It takes an average of $7 million every day to secure the Bitcoin blockchain network, according to Messari.
The cryptocurrency data portal published a new screener this Monday which outlined the revenues paid to miners for top proof-of-work coins. The Screener based its figures on new issuance and transaction fees, eventually finding that Bitcoin produced the maximum output among all the PoW assets, issuing $7.392 million worth of bitcoin tokens every 24 hours and distributing over $115,000 in mining fees.
In contrast, Ethereum’s daily issuance rate was almost six times lesser at $1.85 million than that of Bitcoin. At the same time, it’s trading fees was nearly half at $58.23k than what Bitcoin network paid to miners. [Note: Ethereum is switching to proof of stake this year.]
Overall, both the Bitcoin and Ethereum networks were spending 0.1-percent of their current market capitalization.
The issuance rate signified the daily amount miners were receiving to keep the concerned PoW network secure. Only Bitcoin and Ethereum networks were the ones that spent multi-millions to guard its operations against potential 51% attacks. At the same time, Litecoin was spending approximately $936 million, ZCash $400 million, and Bitcoin Cash $280 million for the same purpose.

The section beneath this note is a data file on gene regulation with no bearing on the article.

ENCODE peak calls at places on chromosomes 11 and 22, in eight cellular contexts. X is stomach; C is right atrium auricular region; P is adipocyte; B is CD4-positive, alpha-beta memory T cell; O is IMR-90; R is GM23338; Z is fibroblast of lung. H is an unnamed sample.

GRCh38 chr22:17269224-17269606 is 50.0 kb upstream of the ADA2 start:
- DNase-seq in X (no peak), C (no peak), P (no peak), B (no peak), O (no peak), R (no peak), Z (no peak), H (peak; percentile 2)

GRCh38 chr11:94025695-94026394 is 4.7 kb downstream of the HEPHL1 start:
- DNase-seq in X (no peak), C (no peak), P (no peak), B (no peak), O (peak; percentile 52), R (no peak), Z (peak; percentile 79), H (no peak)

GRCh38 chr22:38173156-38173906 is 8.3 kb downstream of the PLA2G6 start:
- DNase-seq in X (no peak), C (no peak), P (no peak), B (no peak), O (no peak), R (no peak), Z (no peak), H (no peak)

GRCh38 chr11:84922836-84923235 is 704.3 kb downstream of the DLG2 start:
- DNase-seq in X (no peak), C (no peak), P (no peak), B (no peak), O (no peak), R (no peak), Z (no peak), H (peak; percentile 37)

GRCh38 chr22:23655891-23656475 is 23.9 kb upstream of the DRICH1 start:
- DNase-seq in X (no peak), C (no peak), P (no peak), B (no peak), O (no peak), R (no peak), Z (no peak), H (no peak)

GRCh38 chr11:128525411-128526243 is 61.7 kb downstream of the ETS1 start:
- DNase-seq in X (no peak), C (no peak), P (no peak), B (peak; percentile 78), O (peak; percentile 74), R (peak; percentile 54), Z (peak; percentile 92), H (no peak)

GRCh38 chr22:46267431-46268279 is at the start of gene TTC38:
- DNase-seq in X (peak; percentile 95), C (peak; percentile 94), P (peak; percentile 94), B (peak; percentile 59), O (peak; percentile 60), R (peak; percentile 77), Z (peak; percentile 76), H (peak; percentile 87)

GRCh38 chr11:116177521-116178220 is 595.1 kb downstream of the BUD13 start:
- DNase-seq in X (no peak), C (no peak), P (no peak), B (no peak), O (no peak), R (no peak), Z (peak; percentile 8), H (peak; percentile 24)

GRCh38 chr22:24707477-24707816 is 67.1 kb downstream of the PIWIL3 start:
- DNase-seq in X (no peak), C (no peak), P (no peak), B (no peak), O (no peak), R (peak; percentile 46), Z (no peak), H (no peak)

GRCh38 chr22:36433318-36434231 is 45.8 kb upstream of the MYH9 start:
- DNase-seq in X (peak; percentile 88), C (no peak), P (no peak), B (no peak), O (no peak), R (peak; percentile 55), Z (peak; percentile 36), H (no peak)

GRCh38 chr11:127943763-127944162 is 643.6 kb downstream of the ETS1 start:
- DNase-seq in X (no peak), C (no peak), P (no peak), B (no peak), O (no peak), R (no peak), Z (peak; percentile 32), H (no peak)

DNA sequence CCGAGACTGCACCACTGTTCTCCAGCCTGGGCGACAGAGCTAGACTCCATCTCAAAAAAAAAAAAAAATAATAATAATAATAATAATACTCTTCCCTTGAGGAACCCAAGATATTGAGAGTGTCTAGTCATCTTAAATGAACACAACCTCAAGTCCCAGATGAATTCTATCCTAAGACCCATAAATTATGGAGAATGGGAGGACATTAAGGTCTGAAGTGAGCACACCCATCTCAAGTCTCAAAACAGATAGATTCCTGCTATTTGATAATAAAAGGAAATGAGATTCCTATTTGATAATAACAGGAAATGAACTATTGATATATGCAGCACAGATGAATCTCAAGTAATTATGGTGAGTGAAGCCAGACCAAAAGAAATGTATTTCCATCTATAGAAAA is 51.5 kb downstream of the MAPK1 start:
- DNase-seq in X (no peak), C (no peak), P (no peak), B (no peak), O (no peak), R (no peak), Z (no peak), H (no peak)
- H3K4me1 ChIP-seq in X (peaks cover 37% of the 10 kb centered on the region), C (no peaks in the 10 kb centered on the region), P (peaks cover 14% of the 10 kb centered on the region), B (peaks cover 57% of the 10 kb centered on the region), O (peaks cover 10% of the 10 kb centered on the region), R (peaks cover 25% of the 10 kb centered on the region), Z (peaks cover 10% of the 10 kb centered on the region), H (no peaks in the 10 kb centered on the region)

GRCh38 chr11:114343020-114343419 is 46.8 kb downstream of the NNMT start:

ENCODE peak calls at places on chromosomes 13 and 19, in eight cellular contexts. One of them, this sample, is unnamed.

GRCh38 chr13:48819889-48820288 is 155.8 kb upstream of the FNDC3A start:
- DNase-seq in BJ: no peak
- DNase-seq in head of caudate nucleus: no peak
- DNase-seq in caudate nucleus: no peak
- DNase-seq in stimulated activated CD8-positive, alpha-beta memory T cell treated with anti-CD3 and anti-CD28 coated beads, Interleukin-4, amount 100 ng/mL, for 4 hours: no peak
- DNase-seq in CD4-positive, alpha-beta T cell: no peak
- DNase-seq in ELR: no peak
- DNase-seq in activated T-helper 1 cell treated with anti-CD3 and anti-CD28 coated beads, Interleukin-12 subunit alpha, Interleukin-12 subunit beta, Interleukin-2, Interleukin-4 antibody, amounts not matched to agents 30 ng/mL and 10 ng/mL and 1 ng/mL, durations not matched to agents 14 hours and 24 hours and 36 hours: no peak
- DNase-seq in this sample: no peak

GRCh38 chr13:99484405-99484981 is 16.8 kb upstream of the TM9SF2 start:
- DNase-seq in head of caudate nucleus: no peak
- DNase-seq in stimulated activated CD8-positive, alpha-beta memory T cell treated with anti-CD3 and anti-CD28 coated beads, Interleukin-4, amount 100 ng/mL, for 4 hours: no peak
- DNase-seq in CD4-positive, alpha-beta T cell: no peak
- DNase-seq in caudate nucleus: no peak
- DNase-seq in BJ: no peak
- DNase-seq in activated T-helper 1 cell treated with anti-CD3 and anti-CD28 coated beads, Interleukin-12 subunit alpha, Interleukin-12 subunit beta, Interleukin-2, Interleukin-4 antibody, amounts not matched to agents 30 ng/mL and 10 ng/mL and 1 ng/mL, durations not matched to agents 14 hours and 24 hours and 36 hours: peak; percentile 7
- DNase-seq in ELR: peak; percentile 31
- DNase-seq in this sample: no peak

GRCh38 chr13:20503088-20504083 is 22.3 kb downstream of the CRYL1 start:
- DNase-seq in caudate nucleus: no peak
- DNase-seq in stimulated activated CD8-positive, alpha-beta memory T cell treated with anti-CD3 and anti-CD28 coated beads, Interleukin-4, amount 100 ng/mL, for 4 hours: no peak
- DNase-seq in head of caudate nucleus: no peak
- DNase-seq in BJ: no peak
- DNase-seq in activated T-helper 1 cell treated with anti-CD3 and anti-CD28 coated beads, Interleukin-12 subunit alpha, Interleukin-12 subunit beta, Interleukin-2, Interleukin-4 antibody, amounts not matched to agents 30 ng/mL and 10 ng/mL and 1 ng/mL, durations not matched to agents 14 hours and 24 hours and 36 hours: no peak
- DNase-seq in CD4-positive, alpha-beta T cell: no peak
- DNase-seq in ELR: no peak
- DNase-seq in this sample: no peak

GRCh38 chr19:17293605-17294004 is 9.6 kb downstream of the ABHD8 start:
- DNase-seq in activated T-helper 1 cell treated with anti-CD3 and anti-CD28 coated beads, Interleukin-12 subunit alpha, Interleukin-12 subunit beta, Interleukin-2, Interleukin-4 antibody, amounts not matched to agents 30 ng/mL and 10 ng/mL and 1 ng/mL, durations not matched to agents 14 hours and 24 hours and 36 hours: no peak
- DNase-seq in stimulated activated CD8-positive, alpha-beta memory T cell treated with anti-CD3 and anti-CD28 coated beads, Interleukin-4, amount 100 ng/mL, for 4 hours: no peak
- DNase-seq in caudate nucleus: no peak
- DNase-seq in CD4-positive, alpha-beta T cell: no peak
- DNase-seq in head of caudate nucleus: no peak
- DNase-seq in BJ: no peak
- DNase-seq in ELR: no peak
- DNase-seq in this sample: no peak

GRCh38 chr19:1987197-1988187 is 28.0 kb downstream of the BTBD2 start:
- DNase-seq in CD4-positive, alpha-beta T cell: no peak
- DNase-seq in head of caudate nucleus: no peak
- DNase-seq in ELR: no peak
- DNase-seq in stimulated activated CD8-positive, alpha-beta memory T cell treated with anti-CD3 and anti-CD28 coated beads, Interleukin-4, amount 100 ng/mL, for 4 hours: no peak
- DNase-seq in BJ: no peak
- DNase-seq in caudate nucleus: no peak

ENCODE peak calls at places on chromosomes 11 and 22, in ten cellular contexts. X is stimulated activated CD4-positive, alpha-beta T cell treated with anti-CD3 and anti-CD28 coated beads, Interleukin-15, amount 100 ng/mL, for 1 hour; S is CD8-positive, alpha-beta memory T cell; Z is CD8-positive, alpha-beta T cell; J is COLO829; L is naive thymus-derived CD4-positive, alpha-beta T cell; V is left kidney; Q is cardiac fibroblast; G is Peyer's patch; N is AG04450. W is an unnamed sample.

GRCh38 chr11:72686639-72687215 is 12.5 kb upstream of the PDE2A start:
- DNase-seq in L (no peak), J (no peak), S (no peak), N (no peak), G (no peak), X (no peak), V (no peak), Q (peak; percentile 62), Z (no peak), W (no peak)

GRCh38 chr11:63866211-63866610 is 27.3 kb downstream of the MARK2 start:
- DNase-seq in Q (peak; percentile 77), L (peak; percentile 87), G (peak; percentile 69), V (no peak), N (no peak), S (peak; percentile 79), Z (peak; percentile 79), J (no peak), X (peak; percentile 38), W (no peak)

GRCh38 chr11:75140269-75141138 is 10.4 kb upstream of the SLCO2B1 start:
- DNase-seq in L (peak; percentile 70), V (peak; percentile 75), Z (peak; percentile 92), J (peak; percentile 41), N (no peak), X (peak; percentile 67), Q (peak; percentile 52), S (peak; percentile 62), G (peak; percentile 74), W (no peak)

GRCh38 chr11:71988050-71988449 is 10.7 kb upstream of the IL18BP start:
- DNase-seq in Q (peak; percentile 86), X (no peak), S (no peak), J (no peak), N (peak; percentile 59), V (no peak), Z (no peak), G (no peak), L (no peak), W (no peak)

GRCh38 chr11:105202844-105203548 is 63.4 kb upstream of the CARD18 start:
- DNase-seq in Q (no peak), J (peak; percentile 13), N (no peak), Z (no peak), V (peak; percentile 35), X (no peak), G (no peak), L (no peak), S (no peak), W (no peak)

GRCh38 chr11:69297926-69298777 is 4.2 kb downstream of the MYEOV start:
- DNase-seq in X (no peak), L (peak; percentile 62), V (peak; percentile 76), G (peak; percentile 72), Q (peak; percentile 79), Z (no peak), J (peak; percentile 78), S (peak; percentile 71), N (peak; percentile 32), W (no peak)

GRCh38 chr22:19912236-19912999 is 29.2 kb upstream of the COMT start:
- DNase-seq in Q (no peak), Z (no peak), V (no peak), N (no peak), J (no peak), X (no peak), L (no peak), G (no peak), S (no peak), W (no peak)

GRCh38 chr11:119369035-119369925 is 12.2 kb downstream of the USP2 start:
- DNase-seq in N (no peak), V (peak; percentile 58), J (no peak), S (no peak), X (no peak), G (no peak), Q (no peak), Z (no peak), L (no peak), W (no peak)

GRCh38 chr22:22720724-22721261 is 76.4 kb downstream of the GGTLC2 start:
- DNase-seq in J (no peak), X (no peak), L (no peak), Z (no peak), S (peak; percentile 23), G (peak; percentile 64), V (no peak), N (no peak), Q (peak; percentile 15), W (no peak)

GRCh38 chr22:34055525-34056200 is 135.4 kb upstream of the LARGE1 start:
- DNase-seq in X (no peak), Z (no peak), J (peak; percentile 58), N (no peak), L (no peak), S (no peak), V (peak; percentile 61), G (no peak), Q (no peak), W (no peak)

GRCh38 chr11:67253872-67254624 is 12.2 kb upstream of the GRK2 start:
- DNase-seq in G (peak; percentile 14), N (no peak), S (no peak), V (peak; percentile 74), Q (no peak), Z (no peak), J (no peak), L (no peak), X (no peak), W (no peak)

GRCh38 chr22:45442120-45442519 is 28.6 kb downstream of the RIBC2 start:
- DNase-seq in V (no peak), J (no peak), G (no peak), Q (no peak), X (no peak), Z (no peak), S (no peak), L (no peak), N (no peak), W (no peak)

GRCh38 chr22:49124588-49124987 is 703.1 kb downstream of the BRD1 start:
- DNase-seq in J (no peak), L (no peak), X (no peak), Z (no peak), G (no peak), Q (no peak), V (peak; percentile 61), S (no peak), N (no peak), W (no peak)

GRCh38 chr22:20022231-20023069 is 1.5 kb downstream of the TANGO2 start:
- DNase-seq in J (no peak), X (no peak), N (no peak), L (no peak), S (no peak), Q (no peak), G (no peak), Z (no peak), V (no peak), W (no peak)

BTC costs $7 million / day to secure.
ETH is less than $2 million.
Nothing else is in the seven figures.
New screener from @MessariCrypto is 🔥🔥🔥
— Ryan Selkis (@twobitidiot) March 25, 2019
Ideally, a hacker would need to outgrow a network’s combined issuance costs to overtake it. But before that even happens, he would need to set up resources such as land, electricity and mining machines. In the worst case scenario, hackers would likely pool their existing resources to take a PoW network down, or to modify data on its blockchain. Nonetheless, the move would end up harming the issued asset’s dollar valuation itself – based on low trust.
So, even if a hacker manages to pool all the resources and outbid bitcoin’s daily security rate of $7 million, his costs of launching an attack would be more than what he would earn in return.
A Bank’s POV
The banking and financial services sector has been the primary victim of cybercriminals over the past decade. The biggest US banks respond to such a security epidemic with big budgets. For instance, JP Morgan & Chase allocated around $500 million to cybersecurity in 2016. Crain reported that Citibank’s IT security budget touched $300 million. Yahoo Finance found that Wells Fargo was spending as much as $250 million every year to safeguard its online portals. If one adds it up, these three banks alone spent $1.5 billion to improve their cybersecurity. That makes it approximately $4.1 million every day.
And not to add, there are banks beyond the ones mentioned above. Their daily spendings on cybersecurity would easily surpass that of bitcoin.
Nevertheless, these banks are sizeable and cater for billions of people across the world. Whether or not Bitcoin’s blockchain would be able to handle such a size while retaining its security costs is a thing to watch out for.